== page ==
Arts of the Book: Illustrated Texts, Miniatures
Folio From The Shahnama Of Shah Tahmasp: Salm And Tur Receive The Reply Of Faridun And Manuchihr
Safavid, c. 1520-30 CE
Materials and technique
Opaque watercolour, gold and ink on paper
47.1 x 32 cm
In order to decide the division of his kingdom, the good king Faridun - who vanquished the treacherous Zahhak, nailing him to the walls of a cave in Mount Damavand leaving him to his miserable fate - put his three sons to the test by appearing to them in the guise of a terrifying dragon. To Salm, named for his prudence in the face of danger, he gave Rum and the West (the Byzantine Roman Empire). To Tur, “whose bravery shines brighter than flames” he gave Turan and China (Central Asia and the Chinese Orient). To his youngest son Iraj, who came up with a sensible solution faced with the dragon, proving that he was the most worthy of all of them, he bequeathed his crown and the kingdom at the centre of the world, Iran and the Arab territories. Iraj’s two older brothers were jealous and plotted to kill him, threatening war if Iraj did not receive a kingdom as distant as theirs. When Iraj visited them, without an army, to make them offers of peace, Tur decapitated him. Faridun was inconsolable, mourning the death of his favourite son and the treachery of his elder brothers. In the years that followed he devoted his attention to the education of his grandson and heir Manuchihr. Salm and Tur discover that Manuchihr has trained in all the arts of warfare, that he commands a powerful army and intends to avenge Iraj’s death; terrified, they send a messenger to Faridun, begging him to pardon them and promising to serve Manuchihr faithfully. Faridun cannot trust them, replying “And we will drench with blood, both leaf and fruit,/The tree sprung out of vengeance for Iraj.” This work depicts the return of the messenger who bears this terrible response to his masters, who are visibly horrified: “The envoy having further told the message/Of Faridun, those tyrants’ heart grew sore,/ Their faces blue as lapis lazuli.” They writhe in pain as he describes the majestic appearance of Manuchihr, and the determination and power of the paladins of Iran. Cary Welch considers that this painting was produced by ‘Abd al-‘Aziz under the direction of his mentor, the great painter Sultan Muhammad, one of the three main masters of the Shahnama, who skilfully blended the Turkmen exuberance of Tabriz with the refinement of Herat, the city of his birth. Welch observes that ‘Abd al-‘Aziz was an original, highly individual colourist who delighted in exploring the possibilities of the magnificent pigments available to him in the workshops of Shah Tahmasp, adding that he strove nonetheless to meet the requirements of discipline, lucidity and accuracy in the scale of the figures, along with the harmonious composition of Behzad’s works - qualities which are all in evidence in this magnificent painting. ‘Abd al-‘Aziz took advantage of the “twin” courts of Salm and Tur to create a symmetrical image, with his two princes on double thrones, flanked by their retinue to right and left, and echoed by the two hills in the background and the two tents shaded by two trees under the golden sky. The more flamboyant Turkmen style of ‘Abd al-‘Aziz can be appreciated in another of his contributions to the Shahnama, “Zal is sighted by a caravan” (fol. 62 v), with its undulating simurgh, currently in Berlin’s Museum of Islamic Art.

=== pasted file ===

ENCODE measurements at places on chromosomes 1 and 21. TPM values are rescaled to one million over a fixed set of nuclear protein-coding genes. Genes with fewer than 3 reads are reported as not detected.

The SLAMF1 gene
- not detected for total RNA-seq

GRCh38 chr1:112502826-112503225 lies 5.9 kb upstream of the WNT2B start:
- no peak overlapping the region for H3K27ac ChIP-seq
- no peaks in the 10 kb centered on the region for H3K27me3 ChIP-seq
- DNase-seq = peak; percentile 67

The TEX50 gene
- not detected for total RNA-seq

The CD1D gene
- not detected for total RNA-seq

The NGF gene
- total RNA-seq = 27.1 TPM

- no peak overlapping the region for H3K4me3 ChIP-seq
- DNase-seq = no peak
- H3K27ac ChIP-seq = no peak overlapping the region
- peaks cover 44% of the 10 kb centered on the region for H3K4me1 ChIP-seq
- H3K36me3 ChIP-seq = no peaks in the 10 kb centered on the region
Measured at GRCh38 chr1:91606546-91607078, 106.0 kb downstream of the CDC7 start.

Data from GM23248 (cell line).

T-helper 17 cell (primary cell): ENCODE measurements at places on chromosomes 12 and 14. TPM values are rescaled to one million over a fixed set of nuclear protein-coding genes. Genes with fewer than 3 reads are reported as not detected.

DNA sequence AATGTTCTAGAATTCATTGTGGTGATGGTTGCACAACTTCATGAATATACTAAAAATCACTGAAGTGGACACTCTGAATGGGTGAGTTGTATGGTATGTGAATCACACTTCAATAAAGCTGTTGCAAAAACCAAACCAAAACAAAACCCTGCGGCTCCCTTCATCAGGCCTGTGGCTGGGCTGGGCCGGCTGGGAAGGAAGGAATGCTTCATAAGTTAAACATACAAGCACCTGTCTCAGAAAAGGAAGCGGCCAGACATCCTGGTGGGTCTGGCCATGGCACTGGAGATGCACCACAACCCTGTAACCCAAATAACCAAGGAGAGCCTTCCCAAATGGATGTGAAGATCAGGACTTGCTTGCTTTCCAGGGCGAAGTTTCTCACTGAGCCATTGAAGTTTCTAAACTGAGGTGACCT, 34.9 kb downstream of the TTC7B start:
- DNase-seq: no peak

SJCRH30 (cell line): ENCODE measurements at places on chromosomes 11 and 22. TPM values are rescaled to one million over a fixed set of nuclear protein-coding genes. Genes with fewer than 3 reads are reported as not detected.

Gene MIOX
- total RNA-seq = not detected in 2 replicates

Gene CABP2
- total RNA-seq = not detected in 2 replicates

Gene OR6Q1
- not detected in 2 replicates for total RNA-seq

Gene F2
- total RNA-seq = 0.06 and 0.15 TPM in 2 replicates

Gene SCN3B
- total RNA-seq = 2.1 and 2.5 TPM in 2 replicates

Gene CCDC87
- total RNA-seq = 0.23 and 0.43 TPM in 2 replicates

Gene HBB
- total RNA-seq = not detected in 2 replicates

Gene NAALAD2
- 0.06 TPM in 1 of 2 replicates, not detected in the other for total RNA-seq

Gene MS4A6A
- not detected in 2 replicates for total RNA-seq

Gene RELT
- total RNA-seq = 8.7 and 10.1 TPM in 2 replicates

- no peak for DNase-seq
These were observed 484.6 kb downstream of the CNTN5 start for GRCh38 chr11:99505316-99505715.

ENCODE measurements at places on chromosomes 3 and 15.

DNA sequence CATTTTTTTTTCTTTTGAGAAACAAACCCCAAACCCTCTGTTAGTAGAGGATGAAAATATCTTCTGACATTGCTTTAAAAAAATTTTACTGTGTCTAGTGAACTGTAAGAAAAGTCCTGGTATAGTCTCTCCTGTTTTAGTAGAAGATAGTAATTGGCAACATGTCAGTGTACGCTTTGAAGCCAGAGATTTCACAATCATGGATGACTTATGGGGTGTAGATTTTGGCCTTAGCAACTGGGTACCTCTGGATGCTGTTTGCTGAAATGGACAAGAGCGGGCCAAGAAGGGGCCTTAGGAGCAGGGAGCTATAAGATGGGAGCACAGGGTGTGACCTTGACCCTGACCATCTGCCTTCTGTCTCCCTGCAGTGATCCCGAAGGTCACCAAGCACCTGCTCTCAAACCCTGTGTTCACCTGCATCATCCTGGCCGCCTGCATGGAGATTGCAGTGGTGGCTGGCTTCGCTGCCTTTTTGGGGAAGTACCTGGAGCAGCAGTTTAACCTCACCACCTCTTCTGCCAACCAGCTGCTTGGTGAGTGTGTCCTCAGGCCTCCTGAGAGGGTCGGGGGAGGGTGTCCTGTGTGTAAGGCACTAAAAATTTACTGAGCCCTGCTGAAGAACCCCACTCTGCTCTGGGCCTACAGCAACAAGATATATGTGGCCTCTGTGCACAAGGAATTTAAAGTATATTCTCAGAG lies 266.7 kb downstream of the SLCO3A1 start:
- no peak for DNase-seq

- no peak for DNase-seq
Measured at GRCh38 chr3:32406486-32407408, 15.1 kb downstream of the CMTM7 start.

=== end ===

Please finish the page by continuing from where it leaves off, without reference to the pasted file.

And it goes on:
© 2007 The Aga Khan Development Network. This is the only authorised Website of the Aga Khan Development Network.